Predictions of Aerodynamically Induced Wind Noise Around Ground Vehicles
Doctoral thesis, 2008
Over the last decade wind noise has with few exceptions consistently generated a constant or even growing level of customer complaints to automotive companies world-wide. This can partly be explained by a relatively greater focus on engine, power-train and tire noise combined with a growing need to reduce weight in future cars.
One class of wind noise problems commonly referred to as air-rush noise relates to turbulent pressure fluctuations caused by separated or vortical flows, which is addressed in this thesis.
Sound generation and to some extent sound propagation are here evaluated from
incompressible flow fields, since the unsteady flow hydrodynamics at low Mach numbers is often the dominant sources of sound. A temporal form of Curle's equation is used in these evaluations.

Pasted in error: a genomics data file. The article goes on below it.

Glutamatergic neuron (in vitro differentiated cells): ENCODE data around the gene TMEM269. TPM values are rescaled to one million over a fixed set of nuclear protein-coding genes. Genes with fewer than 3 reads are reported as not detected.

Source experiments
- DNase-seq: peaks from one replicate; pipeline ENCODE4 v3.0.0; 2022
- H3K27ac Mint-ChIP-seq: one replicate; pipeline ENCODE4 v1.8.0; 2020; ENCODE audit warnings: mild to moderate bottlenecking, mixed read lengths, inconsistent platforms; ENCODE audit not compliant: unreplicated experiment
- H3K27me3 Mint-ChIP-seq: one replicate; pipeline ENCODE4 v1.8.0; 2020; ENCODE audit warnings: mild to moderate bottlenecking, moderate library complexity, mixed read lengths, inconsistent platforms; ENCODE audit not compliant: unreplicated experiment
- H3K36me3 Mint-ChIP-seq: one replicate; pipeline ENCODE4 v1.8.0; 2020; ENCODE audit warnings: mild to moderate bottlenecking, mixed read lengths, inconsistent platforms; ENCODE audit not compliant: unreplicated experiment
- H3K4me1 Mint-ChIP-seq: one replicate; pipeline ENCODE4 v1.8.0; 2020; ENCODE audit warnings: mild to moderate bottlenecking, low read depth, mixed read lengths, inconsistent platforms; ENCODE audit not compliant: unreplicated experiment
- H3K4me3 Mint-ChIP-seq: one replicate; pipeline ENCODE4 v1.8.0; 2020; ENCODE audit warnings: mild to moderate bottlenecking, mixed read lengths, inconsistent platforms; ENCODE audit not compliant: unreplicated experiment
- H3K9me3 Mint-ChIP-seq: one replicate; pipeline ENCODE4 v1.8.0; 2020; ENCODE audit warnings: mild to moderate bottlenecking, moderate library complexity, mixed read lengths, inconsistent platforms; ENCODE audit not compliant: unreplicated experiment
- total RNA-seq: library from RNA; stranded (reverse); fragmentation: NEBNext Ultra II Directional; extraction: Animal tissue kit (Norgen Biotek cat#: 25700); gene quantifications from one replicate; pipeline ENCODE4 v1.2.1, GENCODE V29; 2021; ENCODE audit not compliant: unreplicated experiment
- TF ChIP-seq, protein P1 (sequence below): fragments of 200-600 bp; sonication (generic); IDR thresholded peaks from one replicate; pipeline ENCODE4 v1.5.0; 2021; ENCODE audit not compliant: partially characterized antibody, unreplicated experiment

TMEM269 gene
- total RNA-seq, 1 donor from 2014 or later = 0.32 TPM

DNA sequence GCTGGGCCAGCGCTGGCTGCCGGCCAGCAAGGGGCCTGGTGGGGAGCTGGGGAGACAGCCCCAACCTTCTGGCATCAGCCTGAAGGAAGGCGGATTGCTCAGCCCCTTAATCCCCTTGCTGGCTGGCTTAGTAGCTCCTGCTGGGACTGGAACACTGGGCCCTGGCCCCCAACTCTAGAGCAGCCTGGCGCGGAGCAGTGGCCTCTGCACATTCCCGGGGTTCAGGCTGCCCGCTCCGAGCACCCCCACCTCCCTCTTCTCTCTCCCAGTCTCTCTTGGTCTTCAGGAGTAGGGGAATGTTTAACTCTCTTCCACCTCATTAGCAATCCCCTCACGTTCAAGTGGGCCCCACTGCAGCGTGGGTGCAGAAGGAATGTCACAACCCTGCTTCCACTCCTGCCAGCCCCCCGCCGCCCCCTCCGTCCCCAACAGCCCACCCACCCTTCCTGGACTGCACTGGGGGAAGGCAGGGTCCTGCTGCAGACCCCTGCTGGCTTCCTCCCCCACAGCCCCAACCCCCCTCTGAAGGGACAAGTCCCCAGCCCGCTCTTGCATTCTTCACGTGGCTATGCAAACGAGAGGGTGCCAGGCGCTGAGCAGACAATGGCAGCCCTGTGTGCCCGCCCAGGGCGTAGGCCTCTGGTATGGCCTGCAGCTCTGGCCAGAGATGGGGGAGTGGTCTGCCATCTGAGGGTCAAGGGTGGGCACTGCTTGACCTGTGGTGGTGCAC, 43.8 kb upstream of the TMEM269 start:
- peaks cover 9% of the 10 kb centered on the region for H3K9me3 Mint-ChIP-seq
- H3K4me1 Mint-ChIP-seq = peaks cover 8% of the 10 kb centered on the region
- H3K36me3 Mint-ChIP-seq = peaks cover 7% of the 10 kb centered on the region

It is shown that the noise level measured inside the compartment of a production vehicle has a dipole character. Accordingly,
sound generation is evaluated from the dipole terms in the acoustic
analogy and, for one specific case, the radiated sound is evaluated by the surface integral of the same
Three different cases are investigated, ranging from the laminar flow past an open two-dimensional cavity to the turbulent flow past a representative ground vehicle.
It is shown that the dipole terms in Curle's equation can with sufficient accuracy be predicted for the regions of interest even for the full vehicle case.
A potential problem is highlighted, which is that, even if the acoustic source magnitudes are correctly predicted in an incompressible field, the sound directivity may be erroneous due to distortions in the pressure field and small differences in the flow field for flows with few but dominant structures.
air rush noise
low Mach number